PADI IDC (Instructor Development Course)

By Course Director - Bechir Chehab

By Course Director - Bechir Chehab

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If you are passionate for the underwater world and want to live an extraordinary life, why not become a scuba instructor? It’s one of the most rewarding full-time or freelance part-time jobs!

Needless to mention that scuba instructors will surely transform lives and change fear to courage and play a vital role in environmental conservation and very vital element for the continuity of mankind !

Read on to learn how you can have a career, travel the world, and make the most of your time on this ocean planet – as a PADI® Scuba Instructor!

Steps to Become a PADI Instructor:

The PADI IDC (Instructor Development Course) is the most recognized scuba diving instructor course in the world. The majority of the world’s most successful dive instructors gained the knowledge, skills and confidence required to start teaching scuba during their PADI dive instructor course. In post-course surveys, 95% of student divers say they would highly recommend their PADI Instructor.

Step One: Meet the IDC Prerequisites

The first step to becoming a scuba instructor is enrolling in an IDC. To start your dive instructor training you must be at least 18 years old and meet the following requirements:

Be a certified diver for at least six months
Hold a PADI Divemaster certification (or qualifying certification from another recognised organisation)

Have at least 60 logged dives but to be certified you will need to have 100 logged dive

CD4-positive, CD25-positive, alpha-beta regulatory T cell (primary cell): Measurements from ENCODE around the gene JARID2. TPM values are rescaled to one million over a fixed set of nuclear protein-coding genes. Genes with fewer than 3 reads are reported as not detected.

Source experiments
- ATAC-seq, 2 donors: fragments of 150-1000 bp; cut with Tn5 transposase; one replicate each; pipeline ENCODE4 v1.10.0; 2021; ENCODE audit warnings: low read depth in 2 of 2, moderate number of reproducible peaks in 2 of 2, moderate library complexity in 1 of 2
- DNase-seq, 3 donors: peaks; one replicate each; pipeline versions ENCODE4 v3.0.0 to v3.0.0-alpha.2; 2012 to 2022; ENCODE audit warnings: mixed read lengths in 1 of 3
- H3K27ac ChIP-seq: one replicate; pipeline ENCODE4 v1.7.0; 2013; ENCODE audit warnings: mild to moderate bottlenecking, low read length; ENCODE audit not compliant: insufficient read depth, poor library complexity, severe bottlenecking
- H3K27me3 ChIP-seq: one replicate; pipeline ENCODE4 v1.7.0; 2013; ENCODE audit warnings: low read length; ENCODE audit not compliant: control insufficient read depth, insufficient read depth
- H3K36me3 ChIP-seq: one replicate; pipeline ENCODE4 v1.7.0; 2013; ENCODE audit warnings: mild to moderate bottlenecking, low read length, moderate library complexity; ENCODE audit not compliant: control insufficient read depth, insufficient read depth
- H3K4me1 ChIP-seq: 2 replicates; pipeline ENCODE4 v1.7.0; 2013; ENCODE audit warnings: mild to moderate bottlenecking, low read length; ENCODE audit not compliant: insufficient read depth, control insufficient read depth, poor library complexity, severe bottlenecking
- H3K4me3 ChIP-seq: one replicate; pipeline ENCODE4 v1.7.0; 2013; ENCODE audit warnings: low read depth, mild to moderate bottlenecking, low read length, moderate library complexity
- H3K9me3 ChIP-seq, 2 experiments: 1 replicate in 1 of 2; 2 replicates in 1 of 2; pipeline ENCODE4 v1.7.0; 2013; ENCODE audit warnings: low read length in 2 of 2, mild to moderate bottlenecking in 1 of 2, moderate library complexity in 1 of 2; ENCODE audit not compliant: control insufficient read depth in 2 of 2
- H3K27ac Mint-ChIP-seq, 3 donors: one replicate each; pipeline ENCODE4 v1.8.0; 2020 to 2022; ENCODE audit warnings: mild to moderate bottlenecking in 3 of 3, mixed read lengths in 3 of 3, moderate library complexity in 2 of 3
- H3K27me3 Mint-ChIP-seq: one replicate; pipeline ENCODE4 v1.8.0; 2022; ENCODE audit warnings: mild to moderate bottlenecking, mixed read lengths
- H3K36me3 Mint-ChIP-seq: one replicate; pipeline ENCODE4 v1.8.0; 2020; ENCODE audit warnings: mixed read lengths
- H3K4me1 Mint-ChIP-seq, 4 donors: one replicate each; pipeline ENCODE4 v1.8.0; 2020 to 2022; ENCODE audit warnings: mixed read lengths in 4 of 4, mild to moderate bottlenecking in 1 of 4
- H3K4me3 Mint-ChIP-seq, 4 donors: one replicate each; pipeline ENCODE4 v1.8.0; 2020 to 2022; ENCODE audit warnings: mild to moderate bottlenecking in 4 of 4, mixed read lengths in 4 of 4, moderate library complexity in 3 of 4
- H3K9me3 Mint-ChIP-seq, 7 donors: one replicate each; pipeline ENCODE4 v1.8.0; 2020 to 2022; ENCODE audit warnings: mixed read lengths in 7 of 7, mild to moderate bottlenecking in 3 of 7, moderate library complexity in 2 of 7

Hold a current CPR and First Aid certification*
Have a medical clearance to scuba dive

  • IDC candidates must have a current (within the last 24 months) Emergency First Response (EFR®) certification or hold a qualifying certification. EFR Instructor certification is required before you can start teaching.

Step Two: Complete the IDC

The PADI IDC has two components: Assistant Instructor (AI) and Open Water Scuba Instructor (OWSI). You can complete them separately or all in one go.

the main focus of the PADI Instructor Development Course is learning how to teach, not perfecting your skills. By the time you start the IDC, you should already have excellent diving skills and professional-level knowledge of diving equipment, physics, and physiology. In the IDC, you’ll learn how to share your knowledge and experience with others.

During the IDC you’ll learn:

How to give classroom presentations
How to work with students in confined water (a pool or pool-like environment) and open water
PADI’s 4E’s philosophy
Risk management
How to market yourself as an Instructor
By the end of your PADI IDC, you’ll have the knowledge, skills, and confidence to train scuba divers through all of PADI’s core recreational-level courses!

As a specialty instructor you will also be able to teach specialties but after completing the specialty instructor courses for each specialty.

Here’s something most people don’t realize about becoming a scuba instructor: the things you learn in the IDC are helpful in other areas of life at how home and on your professional career, I ve been there!
In the PADI IDC, you’ll learn how to explain complex ideas, give constructive criticism in a positive manner and improve your confidence in public speaking.